Wednesday, June 4, 2014

Our Fixation on Measurement



          To measure the unmeasurable is absurd and constitutes but an elaborate method of moving   from preconceived notions to foregone conclusions. The logical absurdity, however, is not the greatest fault of the undertaking: what is worse, and destructive of civilization, is the pretence that everything has a price or, in other words, that money is the highest of all values.

 Small Is Beautiful: Economics as if People Mattered

As I have sauntered over the past few weeks between  Fioramonti, Kathryn Schulz’s compelling, deep, and light-hearted Being Wrong: Adventures in the Margins of Error, 2010;

 Image: front cover

and David Selby’s lengthy essay “Degrees of Denial: As Global Heating Happens Should We Be Educating for Sustainable Development or Sustainable Contraction” in Talking Truth, Confronting Power (2008) a deepening resonance with Schumacher’s insight above is palpable.

The capture of the currency of conversation by the market across the whole spectrum of our lives is suffocating our  ability to find our way out of our evolving challenges. Each of these tomes offers a glimpse, I think, of a way out. Note I say, "a" way, not "the" way. Reading Schulz's narrative is a humbling exercise in learning how easily and frequently we are wrong, and our many techniques for pretending we are not. I suspect this humbling is a prerequisite for making our way forward into a desirable and sustainable common future.

Lewis and Conaty offer up a litany of possibilities taken from communities creating them in place small and large from across our globe that might just lead us to that desirable and sustainable future. The emphasis is on the local/community level responses.
     
     The world seems to be looking for the big solution, which is itself part of the problem, since the most effective solutions are both local and systemic. (Paul Hawken, Blessed Unrest)

Maslow once quipped, "I suppose it is tempting, if the only tool you have is a hammer, to treat everything as if it were a nail." This seems to be Fioramonti's aim in critiquing the infusion of numbers into everything in our lives as if to provide us with some certainty, in our daily lives that Schulz's unmasks as a pipe dream. Fioramonti does this most persuasively in his review of the rise of credit reporting agencies and their impact on our global lives.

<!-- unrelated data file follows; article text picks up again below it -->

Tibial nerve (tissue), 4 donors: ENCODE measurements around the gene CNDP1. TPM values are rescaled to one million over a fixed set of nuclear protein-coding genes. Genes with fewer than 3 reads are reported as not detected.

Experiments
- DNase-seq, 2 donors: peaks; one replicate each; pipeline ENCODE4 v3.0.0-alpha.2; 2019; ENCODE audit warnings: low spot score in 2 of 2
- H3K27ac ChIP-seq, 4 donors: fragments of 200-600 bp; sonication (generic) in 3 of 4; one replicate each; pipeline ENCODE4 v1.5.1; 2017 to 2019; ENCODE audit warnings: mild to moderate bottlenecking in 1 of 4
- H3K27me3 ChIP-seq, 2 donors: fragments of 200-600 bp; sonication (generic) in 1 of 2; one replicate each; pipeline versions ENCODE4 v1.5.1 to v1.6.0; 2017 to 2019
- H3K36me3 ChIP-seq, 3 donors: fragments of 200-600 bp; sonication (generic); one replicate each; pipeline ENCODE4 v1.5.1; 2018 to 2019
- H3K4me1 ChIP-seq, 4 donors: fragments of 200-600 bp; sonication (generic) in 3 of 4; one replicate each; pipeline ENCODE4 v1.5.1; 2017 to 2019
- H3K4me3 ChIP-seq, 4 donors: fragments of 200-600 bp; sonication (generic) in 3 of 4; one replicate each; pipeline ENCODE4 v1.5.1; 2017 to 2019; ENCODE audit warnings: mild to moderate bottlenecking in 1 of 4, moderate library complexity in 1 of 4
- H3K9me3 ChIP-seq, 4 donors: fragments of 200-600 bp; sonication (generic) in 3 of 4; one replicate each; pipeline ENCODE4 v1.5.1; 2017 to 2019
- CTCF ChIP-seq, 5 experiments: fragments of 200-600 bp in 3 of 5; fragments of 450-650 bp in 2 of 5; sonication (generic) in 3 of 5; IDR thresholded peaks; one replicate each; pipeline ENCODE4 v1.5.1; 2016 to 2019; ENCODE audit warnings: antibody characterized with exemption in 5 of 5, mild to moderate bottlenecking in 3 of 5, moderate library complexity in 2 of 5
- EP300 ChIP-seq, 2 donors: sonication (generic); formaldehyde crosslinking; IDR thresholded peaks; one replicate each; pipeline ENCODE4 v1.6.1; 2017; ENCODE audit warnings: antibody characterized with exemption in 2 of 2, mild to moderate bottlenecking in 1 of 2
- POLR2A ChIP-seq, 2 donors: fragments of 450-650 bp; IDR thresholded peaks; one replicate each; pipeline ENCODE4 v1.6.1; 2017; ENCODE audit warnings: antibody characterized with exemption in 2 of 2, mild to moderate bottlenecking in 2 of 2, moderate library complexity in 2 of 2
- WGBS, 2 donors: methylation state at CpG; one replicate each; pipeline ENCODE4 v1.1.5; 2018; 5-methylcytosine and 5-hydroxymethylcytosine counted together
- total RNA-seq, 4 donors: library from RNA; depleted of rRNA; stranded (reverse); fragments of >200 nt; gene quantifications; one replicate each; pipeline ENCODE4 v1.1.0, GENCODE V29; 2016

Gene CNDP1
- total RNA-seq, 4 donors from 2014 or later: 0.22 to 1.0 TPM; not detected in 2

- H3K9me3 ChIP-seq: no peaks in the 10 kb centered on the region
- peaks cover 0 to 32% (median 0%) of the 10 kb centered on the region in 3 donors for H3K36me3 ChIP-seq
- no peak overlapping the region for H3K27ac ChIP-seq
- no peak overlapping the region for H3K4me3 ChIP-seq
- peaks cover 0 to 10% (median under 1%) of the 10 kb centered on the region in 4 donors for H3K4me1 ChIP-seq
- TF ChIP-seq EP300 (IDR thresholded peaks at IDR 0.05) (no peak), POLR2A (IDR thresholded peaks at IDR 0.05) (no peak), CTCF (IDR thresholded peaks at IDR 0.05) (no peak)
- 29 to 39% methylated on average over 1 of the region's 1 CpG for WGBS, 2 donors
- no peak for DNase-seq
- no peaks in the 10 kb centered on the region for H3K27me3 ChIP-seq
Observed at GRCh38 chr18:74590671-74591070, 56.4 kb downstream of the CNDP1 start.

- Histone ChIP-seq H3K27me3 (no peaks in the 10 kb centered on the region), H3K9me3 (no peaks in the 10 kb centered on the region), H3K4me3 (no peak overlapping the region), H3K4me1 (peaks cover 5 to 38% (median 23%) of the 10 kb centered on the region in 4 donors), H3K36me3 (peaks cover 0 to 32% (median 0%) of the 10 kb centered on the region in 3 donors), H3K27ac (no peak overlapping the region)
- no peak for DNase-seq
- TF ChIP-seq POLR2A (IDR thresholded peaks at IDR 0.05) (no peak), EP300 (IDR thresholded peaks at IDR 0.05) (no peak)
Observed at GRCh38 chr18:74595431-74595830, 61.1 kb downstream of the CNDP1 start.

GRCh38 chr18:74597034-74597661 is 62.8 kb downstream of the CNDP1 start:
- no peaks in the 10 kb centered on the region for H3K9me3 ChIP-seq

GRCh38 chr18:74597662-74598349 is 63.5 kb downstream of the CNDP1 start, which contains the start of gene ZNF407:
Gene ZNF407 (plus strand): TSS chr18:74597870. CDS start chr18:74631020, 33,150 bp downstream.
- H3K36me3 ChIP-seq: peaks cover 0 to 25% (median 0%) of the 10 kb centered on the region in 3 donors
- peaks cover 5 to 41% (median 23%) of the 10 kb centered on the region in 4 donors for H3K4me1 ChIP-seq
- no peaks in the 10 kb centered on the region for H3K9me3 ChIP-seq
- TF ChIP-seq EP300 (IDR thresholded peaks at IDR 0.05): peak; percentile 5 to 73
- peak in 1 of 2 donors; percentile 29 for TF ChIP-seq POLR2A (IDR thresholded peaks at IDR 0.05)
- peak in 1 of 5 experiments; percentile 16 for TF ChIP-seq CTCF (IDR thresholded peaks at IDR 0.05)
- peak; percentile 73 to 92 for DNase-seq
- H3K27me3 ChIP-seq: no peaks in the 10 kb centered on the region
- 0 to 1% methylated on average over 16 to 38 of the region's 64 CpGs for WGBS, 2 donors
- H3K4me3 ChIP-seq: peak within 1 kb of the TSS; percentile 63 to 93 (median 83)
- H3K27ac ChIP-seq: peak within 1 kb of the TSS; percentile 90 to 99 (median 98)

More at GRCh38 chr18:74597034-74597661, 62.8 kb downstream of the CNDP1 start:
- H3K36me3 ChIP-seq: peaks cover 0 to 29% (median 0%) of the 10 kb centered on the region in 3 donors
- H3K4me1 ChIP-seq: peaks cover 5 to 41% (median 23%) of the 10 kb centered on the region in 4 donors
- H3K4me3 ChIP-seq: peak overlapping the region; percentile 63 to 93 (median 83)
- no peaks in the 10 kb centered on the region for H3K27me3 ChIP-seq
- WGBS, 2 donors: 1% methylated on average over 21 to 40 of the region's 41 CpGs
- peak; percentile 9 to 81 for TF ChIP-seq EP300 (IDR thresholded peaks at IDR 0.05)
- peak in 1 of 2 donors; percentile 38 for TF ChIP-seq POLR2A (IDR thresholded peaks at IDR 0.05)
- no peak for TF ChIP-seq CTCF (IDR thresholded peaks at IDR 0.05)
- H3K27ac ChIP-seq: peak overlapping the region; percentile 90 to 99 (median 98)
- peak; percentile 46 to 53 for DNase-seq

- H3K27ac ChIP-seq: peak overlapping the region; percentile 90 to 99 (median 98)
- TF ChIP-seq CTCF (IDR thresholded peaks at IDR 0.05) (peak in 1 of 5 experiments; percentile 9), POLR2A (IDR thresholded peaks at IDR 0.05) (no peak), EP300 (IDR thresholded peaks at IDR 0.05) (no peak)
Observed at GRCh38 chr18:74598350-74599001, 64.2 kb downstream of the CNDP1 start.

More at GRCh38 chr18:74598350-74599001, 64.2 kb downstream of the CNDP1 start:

I remember doing a similar skewing [radio commentary] of the incessant reporting of stock market prices over a decade ago and how that regurgitation frames how we think and measure up. The corporatization of higher education, the movement of sport into profit centers at all levels seems to me to be just further examples of this escalator to an abyss of lost meaning of what it means to be human within a larger community of life.

      Numbers, albeit critical to human progress, are double-edged swords, which can surreptitiously reduce the complexity of social phenomena and ultimately lead us in the wrong direction. Just like ta conscientious mother would never reduce her role to that summarized in an algorithm, we should not expect governance systems to be automatically driven by econometric models. Governance is a public good, Not only our future as human beings but that of the whole planet depends on our commitment to governance, in all of its ramifications, from global to the local level. The more the public sphere retracts under the increasing pressure of market rationalism, the more we lose the capacity to regain control over our democratic institutions. More dangerously, as market mechanisms crowd out other forms of social interaction, we extirpate alternative forms of socialization. As they cannot be measured in conventional terms, gift economies, community-based reciprocity schemes and other types of informal dynamics tend to disappear under the pressure of formal market structures.In this process we are losing not only entire communities and ecosystems, but also millennia of knowledge.
     ...This is why the public sphere is so important. All those soft elements of social life, from mutual respect to solidarity, which systematically escape our obsession with measurement, are ultimately much more important than what is integrated into the numerical models  are driving contemporary governance. True, participation can be a painful experience. The process of interacting, debating, compromising and deliberating can be tedious and frustrating. Yet, we have no other way. We are social animals and life in a profoundly interconnected world. As remarked by Raj Patel, the solution will not come from market society but from 'the liberty of living together and engaging in the democratic politics that will help us value our common future." Numbers will not save us. We need to do it ourselves. (Fioramonti, pp.212-13)